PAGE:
The cathedral in Sandomierz, Poland is marking the Catholic Church's International Day of Judaism in a very unusual way-- by displaying a painting of Jews killing Christian children that had previously been covered up for being too offensive.
JTA reported that "Mord Rytualny," or "Ritual Murder," will go on display Thursday, Jan. 17, the "Day of Jewish-Catholic Dialogue" that began in 1990 to "remember the Jewish roots of the Catholic faith."
The painting is part of a series of works by de Prevot that depict the Martyrologium Romanum, which is the official martyrology of the Roman Catholich Church, explains a report by Joanna Tokarska-Bakir, a Ph.D at the Institute of Applied Social Sciences at the University of Warsaw, Poland.
Commissioned by the cathedral chapter in 1708, the gruesome works show children having their blood drained and bodies hacked to pieces.
The painting is currently mounted on a wall of the cathedral, but has been hidden from view since 2006 because of its offensive nature, reports the Times of Israel.
According to Polish daily newspaper Gazeta, "a plaque next to the painting will inform viewers that the Jews did not actually commit ritual murder because it is prohibited by their faith," reports JTA. The plaque was organized by the Polish Episcopal Conference's Committee for Dialogue with Judaism.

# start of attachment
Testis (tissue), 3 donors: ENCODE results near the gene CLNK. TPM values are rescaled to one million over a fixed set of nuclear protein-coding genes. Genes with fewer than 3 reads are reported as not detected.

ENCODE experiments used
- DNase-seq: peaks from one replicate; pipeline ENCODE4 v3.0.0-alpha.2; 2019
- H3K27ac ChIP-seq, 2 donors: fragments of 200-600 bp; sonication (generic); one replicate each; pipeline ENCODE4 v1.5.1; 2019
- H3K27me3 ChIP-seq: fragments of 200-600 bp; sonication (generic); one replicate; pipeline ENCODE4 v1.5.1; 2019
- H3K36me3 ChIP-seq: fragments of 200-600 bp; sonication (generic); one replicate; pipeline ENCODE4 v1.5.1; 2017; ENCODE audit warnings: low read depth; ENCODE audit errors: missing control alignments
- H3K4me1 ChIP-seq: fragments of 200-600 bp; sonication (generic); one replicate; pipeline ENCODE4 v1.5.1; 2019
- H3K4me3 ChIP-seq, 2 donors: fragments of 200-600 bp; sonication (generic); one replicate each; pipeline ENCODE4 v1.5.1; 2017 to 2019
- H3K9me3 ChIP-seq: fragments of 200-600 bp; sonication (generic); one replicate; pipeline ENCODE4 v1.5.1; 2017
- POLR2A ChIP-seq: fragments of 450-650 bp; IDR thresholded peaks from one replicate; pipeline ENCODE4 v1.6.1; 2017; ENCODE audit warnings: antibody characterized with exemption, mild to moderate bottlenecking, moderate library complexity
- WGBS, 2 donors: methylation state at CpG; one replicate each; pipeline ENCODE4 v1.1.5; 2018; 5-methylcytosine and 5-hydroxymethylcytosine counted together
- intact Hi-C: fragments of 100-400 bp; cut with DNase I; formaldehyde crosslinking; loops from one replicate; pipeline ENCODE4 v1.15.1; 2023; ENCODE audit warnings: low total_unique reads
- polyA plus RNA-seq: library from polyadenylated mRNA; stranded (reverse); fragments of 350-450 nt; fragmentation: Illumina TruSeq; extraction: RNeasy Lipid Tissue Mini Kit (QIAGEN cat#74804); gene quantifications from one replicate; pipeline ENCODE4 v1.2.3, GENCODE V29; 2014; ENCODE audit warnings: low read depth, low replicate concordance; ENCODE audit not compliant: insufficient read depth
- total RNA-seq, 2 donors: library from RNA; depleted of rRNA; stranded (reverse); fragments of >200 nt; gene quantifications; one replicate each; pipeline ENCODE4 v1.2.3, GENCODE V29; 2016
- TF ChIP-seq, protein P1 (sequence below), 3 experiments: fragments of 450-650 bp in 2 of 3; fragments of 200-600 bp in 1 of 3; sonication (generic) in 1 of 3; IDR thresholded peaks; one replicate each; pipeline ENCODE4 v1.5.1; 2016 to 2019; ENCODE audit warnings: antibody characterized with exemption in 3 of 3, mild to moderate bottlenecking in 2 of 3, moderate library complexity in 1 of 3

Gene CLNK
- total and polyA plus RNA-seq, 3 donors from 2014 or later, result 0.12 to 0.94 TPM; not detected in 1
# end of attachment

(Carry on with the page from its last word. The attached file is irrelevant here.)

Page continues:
Torkarska-Bakir's report explains that the paintings detail specific Sandomierz blood-libel myths. "Blood-libel," also known as "ritual murder," refers to "a centuries-old false allegation that Jews murder Christians – especially Christian children – to use their blood for ritual purposes, such as an ingredient in the baking of Passover matzah," explains the ADL.
A second series of paintings by Charles de Prevot along similar themes exists in St. Paul's parish church, a mere kilometer away from the Sandomierz cathedral. A work that can be described as even more explicit than "Ritual Murder" depicts a Christian child being strangled and drained of blood.